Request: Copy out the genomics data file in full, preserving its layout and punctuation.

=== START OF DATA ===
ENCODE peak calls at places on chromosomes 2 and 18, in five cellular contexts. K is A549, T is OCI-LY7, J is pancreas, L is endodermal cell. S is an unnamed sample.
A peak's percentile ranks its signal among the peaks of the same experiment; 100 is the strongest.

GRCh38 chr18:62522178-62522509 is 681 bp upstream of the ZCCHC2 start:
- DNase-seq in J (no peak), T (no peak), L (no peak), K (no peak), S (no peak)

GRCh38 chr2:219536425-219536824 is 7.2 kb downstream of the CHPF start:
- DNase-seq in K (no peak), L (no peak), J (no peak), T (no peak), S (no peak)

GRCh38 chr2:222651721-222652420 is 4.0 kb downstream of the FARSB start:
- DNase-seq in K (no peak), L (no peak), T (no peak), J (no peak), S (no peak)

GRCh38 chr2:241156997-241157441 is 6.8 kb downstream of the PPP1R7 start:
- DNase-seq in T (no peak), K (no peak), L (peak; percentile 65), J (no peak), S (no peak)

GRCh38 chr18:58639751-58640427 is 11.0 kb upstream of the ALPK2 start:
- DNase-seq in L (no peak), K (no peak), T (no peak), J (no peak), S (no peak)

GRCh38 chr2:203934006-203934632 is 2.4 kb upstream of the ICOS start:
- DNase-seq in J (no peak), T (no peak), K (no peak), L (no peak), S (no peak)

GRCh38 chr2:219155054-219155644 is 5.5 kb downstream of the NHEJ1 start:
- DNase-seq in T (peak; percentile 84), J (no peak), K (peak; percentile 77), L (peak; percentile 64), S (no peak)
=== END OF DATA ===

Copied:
ENCODE peak calls at places on chromosomes 2 and 18, in five cellular contexts. K is A549, T is OCI-LY7, J is pancreas, L is endodermal cell. S is an unnamed sample.
A peak's percentile ranks its signal among the peaks of the same experiment; 100 is the strongest.

GRCh38 chr18:62522178-62522509 is 681 bp upstream of the ZCCHC2 start:
- DNase-seq in J (no peak), T (no peak), L (no peak), K (no peak), S (no peak)

GRCh38 chr2:219536425-219536824 is 7.2 kb downstream of the CHPF start:
- DNase-seq in K (no peak), L (no peak), J (no peak), T (no peak), S (no peak)

GRCh38 chr2:222651721-222652420 is 4.0 kb downstream of the FARSB start:
- DNase-seq in K (no peak), L (no peak), T (no peak), J (no peak), S (no peak)

GRCh38 chr2:241156997-241157441 is 6.8 kb downstream of the PPP1R7 start:
- DNase-seq in T (no peak), K (no peak), L (peak; percentile 65), J (no peak), S (no peak)

GRCh38 chr18:58639751-58640427 is 11.0 kb upstream of the ALPK2 start:
- DNase-seq in L (no peak), K (no peak), T (no peak), J (no peak), S (no peak)

GRCh38 chr2:203934006-203934632 is 2.4 kb upstream of the ICOS start:
- DNase-seq in J (no peak), T (no peak), K (no peak), L (no peak), S (no peak)

GRCh38 chr2:219155054-219155644 is 5.5 kb downstream of the NHEJ1 start:
- DNase-seq in T (peak; percentile 84), J (no peak), K (peak; percentile 77), L (peak; percentile 64), S (no peak)